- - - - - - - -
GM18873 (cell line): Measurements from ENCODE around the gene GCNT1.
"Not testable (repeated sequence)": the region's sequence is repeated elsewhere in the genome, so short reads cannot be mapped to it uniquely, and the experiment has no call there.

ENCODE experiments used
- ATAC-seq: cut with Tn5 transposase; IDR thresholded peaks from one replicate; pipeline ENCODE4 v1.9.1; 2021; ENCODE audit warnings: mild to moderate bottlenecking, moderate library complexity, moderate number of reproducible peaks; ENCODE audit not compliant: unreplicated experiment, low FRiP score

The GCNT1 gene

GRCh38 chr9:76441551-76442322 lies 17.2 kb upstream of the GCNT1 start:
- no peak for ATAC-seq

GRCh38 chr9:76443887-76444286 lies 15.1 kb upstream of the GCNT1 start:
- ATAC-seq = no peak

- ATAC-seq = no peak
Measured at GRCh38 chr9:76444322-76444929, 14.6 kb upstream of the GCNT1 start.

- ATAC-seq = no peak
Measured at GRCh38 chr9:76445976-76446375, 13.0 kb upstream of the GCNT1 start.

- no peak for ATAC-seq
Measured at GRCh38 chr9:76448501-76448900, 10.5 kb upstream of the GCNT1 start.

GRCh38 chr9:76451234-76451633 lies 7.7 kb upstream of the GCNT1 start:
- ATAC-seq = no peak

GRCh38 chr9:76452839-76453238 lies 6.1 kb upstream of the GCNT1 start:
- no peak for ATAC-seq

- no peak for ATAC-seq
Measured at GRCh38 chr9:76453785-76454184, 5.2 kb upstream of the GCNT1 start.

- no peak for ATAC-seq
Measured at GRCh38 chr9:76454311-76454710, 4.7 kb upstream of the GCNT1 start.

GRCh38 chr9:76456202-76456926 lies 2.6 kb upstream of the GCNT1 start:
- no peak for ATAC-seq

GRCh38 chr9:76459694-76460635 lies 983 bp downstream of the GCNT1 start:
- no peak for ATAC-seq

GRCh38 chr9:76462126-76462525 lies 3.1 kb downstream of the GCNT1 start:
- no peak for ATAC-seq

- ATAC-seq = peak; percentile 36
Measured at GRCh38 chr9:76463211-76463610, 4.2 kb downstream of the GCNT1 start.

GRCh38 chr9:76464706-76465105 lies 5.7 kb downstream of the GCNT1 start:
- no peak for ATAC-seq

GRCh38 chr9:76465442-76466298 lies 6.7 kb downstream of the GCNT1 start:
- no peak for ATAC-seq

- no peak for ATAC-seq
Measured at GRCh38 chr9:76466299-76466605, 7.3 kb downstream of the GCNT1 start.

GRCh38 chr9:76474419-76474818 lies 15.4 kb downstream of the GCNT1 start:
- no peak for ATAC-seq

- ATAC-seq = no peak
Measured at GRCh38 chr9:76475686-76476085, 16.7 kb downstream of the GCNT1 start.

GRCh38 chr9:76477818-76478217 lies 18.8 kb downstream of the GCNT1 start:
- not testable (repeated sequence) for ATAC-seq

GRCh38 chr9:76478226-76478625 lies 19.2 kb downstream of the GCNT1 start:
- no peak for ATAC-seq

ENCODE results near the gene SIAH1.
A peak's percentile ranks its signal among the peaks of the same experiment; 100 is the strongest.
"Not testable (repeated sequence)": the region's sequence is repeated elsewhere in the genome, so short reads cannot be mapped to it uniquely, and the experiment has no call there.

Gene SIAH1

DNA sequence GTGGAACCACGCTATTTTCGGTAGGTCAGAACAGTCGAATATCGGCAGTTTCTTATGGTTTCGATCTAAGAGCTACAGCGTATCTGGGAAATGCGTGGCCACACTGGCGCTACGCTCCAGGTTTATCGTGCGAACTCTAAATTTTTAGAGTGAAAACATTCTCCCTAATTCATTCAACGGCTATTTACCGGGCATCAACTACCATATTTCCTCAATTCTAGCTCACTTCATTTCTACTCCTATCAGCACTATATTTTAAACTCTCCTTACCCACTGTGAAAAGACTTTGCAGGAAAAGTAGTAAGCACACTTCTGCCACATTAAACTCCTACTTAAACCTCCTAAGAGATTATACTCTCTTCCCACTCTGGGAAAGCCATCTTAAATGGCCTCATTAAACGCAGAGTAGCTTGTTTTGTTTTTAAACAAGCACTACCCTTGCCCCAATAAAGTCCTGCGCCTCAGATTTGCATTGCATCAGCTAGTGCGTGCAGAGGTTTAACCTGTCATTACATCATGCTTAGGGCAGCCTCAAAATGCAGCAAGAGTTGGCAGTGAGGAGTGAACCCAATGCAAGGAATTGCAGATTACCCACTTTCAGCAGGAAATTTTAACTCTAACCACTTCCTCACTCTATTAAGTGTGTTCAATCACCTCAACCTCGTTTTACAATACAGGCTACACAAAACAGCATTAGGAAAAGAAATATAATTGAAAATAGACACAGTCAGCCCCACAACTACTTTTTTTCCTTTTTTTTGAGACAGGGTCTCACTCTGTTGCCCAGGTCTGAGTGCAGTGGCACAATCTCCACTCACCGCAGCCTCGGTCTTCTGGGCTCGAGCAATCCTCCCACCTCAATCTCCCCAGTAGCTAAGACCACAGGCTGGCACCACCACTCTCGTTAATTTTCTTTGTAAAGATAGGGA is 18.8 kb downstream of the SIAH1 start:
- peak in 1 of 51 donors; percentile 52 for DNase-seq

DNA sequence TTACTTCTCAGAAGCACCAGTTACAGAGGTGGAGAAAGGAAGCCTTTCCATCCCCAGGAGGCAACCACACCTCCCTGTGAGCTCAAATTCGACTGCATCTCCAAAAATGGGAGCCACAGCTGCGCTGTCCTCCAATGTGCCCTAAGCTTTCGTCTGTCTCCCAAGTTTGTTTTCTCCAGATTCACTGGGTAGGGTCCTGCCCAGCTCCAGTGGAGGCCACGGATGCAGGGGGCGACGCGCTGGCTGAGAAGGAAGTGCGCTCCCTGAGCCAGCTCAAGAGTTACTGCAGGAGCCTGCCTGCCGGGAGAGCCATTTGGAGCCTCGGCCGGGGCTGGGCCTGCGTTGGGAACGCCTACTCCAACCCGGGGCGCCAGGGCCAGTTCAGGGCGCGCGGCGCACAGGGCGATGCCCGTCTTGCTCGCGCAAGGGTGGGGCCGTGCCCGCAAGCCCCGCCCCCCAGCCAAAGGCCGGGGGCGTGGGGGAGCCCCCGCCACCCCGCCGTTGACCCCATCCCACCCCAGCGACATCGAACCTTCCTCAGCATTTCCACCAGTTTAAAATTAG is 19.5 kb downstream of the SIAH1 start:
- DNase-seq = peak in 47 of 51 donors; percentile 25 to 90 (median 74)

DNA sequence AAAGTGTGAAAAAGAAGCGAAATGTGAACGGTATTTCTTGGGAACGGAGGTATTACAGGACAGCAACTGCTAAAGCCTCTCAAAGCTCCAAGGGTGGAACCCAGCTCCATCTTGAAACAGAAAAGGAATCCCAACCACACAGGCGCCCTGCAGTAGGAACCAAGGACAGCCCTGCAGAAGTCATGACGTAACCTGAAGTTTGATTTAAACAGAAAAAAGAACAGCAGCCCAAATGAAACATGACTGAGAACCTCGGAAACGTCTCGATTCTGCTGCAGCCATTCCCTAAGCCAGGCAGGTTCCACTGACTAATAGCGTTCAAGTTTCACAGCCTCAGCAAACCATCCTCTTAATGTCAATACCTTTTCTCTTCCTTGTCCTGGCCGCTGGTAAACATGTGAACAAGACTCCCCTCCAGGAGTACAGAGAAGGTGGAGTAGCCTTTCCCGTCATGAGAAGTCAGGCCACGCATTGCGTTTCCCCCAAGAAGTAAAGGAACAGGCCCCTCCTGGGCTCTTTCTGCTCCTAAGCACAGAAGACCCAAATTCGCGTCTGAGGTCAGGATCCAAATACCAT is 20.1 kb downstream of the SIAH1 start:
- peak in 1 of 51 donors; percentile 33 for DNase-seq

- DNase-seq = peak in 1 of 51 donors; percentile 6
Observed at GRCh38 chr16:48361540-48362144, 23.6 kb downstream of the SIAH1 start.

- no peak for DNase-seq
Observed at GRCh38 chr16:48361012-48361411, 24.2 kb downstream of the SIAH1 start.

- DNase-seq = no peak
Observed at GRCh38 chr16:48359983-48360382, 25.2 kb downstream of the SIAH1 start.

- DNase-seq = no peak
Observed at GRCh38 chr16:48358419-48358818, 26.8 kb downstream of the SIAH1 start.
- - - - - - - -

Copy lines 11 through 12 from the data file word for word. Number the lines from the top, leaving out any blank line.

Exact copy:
Measured at GRCh38 chr9:76444322-76444929, 14.6 kb upstream of the GCNT1 start.

- ATAC-seq = no peak